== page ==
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The role of genes and environment on trauma exposure and posttraumatic stress disorder symptoms: a review of twin studies antibiotics for uti for cats cheap bactrim 960 mg fast delivery. Amir M infectious disease generic bactrim 960 mg without a prescription, Kaplan Z antibiotics for uti staph buy bactrim 480 mg on-line, Neumann L, et al: Posttraumatic stress disorder tenderness and fibromyalgia. Eye-movements and visual imagery: A working memory approach to the treatment of post-traumatic stress disorder. Relationships between psychiatric symptomatology, work skills, and future vocational performance. Practice Guideline for the Treatment of Patients with Acute Stress Disorder and Posttraumatic Stress Disorder. Relationship between posttraumatic stress disorder and self-reported physical symptoms in Persian Gulf War veterans. Horizontal rhythmical eye movements consistently diminish the arousal provoked by auditory stimuli. Adjunctive risperidone in the treatment of chronic combat-related posttraumatic stress disorder. A randomized controlled study of single-session behavioural treatment of earthquake-related post-traumatic stress disorder using an earthquake simulator. The prevalence of posttraumatic stress disorder among American Indian Vietnam veterans: disparities and context. Group cognitive behavior therapy for chronic posttraumatic stress disorder: an initial randomized pilot study. Chronic posttraumatic stress disorder and chronic pain in Vietnam combat veterans. Psychotherapy mediated by remote communication technologies: a meta-analytic review. Levels of expectation for work activity in schizophrenia: clinical and rehabilitation outcomes. Pay and participation in work activity: clinical benefits for clients with schizophrenia. Treatment of posttraumatic stress disorder with venlafaxine extended release: a 6-month randomized controlled trial. Peritraumatic dissociation, acute stress, and early posttraumatic stress disorder in victims of general crime. Randomised controlled trial of psychological debriefing for victims of acute burn trauma. A controlled evaluation of cognitive behavioural therapy for posttraumatic stress in motor vehicle accident survivors. The impact of severity of physical injury and perception of life threat in the development of post-traumatic stress disorder in motor vehicle accident victims. Validating the primary care posttraumatic stress disorder screen and the posttraumatic stress disorder checklist with soldiers returning from combat. Board on Population Health and Public Health Practice at the National Academies of Science (2008) Committee on Gulf War and Health: Updated Literature Review of Depleted Uranium, Institute of Medicine. Noninvasive brain stimulation with high-frequency and low-intensity repetitive transcranial magnetic stimulation treatment for posttraumatic stress disorder. Evaluation of inpatient dialectical-behavioral therapy for borderline personality disorder-a prospective study. Effectiveness of psychiatric rehabilitation approaches for employment of people with severe mental illness. An adaptogenic role for omega-3 fatty acids in stress; a randomised placebo controlled double blind intervention study (pilot). Efficacy and safety of sertraline treatment of posttraumatic stress disorder: a randomized controlled trial. Co-occurring mental and substance use disorders: the neurobiological effects of chronic stress. Core symptoms of posttraumatic stress disorder unimproved by alprazolam treatment. Surfing the net for medical information about psychological trauma: an empirical study of the quality and accuracy of trauma-related websites. Trauma and posttraumatic stress disorder in the community: the 1996 Detroit Area Survey of Trauma.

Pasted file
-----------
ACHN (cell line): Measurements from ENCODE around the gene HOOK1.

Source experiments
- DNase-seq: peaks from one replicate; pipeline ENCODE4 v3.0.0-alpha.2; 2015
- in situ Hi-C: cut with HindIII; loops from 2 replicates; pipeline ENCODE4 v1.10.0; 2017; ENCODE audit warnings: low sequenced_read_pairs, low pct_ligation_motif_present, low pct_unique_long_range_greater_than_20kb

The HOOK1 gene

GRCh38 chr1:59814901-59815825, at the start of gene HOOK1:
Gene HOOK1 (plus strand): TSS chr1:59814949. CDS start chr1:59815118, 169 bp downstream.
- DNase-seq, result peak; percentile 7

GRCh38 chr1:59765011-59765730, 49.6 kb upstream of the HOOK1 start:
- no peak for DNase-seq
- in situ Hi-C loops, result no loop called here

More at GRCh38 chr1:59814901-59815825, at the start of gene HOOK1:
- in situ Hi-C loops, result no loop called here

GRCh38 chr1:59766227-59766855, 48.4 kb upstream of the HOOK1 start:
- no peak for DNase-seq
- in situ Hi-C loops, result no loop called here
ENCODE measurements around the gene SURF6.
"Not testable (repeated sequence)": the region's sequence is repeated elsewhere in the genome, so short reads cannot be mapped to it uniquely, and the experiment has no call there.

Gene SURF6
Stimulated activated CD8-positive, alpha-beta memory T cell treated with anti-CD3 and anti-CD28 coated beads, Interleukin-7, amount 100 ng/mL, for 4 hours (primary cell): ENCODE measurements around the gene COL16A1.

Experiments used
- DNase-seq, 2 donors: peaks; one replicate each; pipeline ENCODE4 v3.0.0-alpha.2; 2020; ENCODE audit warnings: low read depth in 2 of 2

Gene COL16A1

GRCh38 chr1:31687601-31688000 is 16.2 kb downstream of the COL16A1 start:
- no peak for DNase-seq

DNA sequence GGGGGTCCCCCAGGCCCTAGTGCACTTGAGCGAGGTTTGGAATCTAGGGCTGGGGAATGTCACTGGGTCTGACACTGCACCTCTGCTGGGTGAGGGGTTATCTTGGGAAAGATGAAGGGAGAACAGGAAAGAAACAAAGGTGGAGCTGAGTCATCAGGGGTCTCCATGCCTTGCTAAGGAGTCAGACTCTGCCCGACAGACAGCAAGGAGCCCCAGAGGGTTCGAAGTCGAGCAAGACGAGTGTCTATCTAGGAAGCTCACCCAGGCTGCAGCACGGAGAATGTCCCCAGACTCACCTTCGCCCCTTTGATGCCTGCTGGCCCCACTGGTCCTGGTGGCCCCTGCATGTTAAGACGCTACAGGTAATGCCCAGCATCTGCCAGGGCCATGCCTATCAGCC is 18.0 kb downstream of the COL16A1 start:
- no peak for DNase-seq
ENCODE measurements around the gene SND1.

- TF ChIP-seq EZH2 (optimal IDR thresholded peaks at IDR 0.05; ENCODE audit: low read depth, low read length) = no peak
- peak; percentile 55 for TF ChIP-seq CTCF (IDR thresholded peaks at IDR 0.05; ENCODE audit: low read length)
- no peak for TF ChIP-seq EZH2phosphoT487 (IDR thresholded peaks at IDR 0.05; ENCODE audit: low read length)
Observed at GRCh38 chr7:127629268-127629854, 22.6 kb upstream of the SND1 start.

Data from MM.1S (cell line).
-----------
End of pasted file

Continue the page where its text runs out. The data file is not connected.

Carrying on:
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References:

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  • http://repositorio.unesp.br/bitstream/handle/11449/39372/WOS000243709000011.pdf?sequence=1
  • http://apjcn.nhri.org.tw/server/APJCN/24/3/387.pdf
  • http://public.gettysburg.edu/~rsorense/Melanoma%20differentiation%20papers/slominski.pdf
  • https://clincancerres.aacrjournals.org/content/clincanres/18/3/598.full-text.pdf